By Richard K. Shields PT, PhD, Professor & Director of Graduate Studies
Carver and Rehabilitation Science, PT and Rehabilitation Science
1-248 Medical Education Building, University of Iowa

Subject Characteristics
The subject (Mr W.) is a 43 year old Caucasian male who sustained complete motor and sensory SCI at C5-6 in 1984. He underwent the standard course of post-SCI medical care and rehabilitation. He was a small business owner and manager in the rural Midwest. His living support system included a spouse, two small children, a large extended family and rural community. He wheeled independently in a manual wheelchair equipped with quad pegs. He reported that he required assistance to transfer into and out of his wheelchair. Mr. W reported a 3-year history of a non-healing sacral decubitus ulcer. His wife monitored and dressed the ulcer, and he received periodic follow-up from his family physician. He reported that he had not utilized a wound care nurse. Mr W. and his wife reported that he had been ill at various intervals in the last three years. They recounted an occasion in which Mr W. experienced signs/symptoms reminiscent of autonomic hyperreflexia. Mr W. was hospitalized early in 2005 and a colostomy was performed. He reports that his health had been slowly improving since the surgery and he had experienced no further episodes of hyperreflexia. His wife had not noted associated improvements in the condition of the sacral ulcer.

Physical Examination
Mr W. was a well-appearing male who sat in a custom-fabricated wheelchair. He reported that he favored this chair over commercially-available chairs because it was more durable. The back rest of Mr W.’s chair was low, reaching only to the lower thoracic spine. Mr W. sat on an inflatable immersion cushion. No gross pelvic obliquity was present. Mr W. used a tenodesis grip to manipulate objects.

Benefits Standing Study

Figure 1. Sacral decubitus ulcer
on April 4, 2005

Mr. W transferred with assistance to a plinth for examination of the sacral ulcer. The wound measured 3.5 cm wide by 6.5 cm long. It was covered be a scab and there was no visible evidence of infection. The borders of the wound were indurated and darker than surrounding skin. Due to the duration of Mr. W's SCI (22 years), he was expected to have developed disuse osteoporosis of the lower extremities. Peripheral quantitative computer tomography of Mr. W's dital tibiae revealed extensive loss of trabeculae and cortical thinning, commensurate with previous reports in individuals with chronic SCI.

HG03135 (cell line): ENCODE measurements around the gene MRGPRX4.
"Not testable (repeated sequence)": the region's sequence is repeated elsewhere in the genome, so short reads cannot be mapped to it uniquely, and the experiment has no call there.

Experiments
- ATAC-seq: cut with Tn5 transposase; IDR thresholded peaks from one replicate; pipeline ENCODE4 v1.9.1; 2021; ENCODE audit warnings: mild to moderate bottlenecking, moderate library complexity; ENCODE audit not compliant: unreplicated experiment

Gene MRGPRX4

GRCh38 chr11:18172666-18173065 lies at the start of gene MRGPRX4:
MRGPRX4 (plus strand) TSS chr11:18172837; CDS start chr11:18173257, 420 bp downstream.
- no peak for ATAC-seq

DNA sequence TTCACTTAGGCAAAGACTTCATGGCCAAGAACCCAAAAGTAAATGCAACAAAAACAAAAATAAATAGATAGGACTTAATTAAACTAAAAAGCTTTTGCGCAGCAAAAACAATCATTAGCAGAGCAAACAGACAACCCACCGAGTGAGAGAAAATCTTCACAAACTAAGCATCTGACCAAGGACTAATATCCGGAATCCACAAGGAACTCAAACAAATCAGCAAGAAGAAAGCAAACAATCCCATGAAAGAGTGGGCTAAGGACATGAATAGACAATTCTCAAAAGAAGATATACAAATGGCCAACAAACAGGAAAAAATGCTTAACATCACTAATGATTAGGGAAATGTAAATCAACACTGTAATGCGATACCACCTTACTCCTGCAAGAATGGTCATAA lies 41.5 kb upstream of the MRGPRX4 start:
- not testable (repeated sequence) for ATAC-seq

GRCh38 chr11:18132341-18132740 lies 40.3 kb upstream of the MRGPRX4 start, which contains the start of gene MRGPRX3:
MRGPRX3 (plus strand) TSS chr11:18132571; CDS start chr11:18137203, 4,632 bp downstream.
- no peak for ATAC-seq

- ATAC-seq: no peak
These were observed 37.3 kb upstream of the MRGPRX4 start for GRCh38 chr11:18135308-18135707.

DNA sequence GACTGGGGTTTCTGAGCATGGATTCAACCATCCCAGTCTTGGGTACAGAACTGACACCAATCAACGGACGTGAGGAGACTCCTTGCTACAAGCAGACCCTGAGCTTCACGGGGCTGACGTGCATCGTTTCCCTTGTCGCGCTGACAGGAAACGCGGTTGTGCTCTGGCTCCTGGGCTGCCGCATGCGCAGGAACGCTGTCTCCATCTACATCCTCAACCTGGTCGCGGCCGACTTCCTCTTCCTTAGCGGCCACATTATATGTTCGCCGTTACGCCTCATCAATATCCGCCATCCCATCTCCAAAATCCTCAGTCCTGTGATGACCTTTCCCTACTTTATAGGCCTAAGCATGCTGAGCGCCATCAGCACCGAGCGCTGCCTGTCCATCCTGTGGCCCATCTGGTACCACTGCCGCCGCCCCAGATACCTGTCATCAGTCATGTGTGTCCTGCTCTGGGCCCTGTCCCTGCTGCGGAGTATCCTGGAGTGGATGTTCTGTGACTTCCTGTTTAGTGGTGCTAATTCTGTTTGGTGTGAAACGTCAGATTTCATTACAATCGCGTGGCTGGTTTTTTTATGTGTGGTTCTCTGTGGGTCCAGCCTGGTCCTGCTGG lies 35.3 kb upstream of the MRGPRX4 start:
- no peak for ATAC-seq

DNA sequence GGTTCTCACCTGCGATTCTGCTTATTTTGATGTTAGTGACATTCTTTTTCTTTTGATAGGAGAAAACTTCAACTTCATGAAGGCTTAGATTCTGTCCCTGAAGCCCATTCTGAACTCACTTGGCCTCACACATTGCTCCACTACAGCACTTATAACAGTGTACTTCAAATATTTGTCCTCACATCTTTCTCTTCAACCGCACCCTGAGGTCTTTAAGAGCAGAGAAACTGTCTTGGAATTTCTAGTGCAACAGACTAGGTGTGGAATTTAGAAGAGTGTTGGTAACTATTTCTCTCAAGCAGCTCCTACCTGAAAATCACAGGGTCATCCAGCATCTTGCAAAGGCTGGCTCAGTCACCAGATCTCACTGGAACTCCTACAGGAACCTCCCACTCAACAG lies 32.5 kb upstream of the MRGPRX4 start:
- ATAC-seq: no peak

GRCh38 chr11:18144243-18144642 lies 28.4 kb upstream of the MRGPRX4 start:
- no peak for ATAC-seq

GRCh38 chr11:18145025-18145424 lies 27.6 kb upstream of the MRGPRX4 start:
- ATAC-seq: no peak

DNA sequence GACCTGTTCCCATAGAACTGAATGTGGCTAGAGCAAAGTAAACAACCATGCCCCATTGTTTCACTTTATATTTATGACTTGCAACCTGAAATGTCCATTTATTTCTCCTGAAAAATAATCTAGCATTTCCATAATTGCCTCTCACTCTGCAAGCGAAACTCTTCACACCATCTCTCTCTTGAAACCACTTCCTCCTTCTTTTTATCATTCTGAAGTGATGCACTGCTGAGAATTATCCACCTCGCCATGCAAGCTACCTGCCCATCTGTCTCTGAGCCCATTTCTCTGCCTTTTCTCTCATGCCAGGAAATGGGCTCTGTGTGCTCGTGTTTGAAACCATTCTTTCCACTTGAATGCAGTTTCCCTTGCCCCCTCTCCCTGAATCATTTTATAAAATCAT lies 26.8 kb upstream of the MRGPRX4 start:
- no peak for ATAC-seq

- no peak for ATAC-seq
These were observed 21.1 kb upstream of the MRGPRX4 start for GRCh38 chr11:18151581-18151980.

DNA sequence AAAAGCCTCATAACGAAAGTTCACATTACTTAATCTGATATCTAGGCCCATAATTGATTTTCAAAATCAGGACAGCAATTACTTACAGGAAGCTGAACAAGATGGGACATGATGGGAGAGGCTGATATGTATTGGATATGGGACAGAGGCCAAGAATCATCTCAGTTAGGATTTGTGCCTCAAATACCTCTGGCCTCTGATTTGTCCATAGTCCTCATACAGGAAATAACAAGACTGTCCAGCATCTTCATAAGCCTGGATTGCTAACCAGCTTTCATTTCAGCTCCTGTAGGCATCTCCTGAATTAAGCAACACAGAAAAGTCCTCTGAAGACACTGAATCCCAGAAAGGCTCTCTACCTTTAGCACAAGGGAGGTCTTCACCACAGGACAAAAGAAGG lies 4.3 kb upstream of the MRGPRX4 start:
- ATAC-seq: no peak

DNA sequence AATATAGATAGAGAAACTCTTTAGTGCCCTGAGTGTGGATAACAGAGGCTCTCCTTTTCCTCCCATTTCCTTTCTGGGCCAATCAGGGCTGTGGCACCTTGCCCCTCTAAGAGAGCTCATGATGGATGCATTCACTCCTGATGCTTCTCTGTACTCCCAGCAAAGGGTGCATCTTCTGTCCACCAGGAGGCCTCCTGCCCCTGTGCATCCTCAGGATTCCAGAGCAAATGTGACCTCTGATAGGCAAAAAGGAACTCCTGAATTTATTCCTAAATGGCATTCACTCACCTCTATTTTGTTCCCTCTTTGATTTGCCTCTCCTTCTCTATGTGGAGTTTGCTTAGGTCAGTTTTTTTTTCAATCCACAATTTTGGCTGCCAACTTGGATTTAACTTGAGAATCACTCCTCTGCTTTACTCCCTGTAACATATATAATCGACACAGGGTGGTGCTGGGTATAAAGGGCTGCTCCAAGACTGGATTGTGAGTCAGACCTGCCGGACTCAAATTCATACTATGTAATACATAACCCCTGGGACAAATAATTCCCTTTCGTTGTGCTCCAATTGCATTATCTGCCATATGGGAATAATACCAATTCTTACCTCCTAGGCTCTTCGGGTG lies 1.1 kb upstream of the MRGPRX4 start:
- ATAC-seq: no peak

Rationale for Standing
We hypothesized that unloading the sacral area could create a more favorable environment for healing of the sacral ulcer. A standing wheelchair could provide the desired unloading. The goal was to permit unloading of the sacral region without excessive transmission of compressive or shear loads to the lower limbs.

Standing Wheelchair Training
Mr W. received a standing wheelchair (LEVO AG, Switzerland, model LCE) for use in his home. Mr W. first attempted to use a chair with the manually-engaged standing feature, but was unable to maintain bilateral tenodesis grip while attempting a wheelchair push-up. He was therefore issued a chair with the electrically-engaged standing feature. A data logging device mounted on the chair monitored the angle of standing, which was partitioned into “bands”. The logger recorded the number of movements into each band and the duration of time spent standing in each band. An LED screen on the chair control pad provided visual feedback of band and time information to
Mr W. was instructed not to rise above 20 degrees of elevation, in order to limit loading of the lower extremities but it significantly unloaded the area of the pressure sore.

During his first attempt to elevate the chair, Mr W. was closely monitored by the investigators for signs and symptoms of orthostasis or autonomic hyporeflexia. Mr W. tolerated standing at less than 20 degrees with no difficulty. Upon his return home, he was instructed to stand as often as was convenient, preferably for at least 30 minutes each session. (Because of the exploratory nature of this investigation, we did not impose more rigid compliance guidelines). He was once again strongly urged not to exceed 25 degrees of elevation. He was urged to discontinue standing if he experienced sweating, dizziness, nausea, lightheadedness, blurred vision, or headache.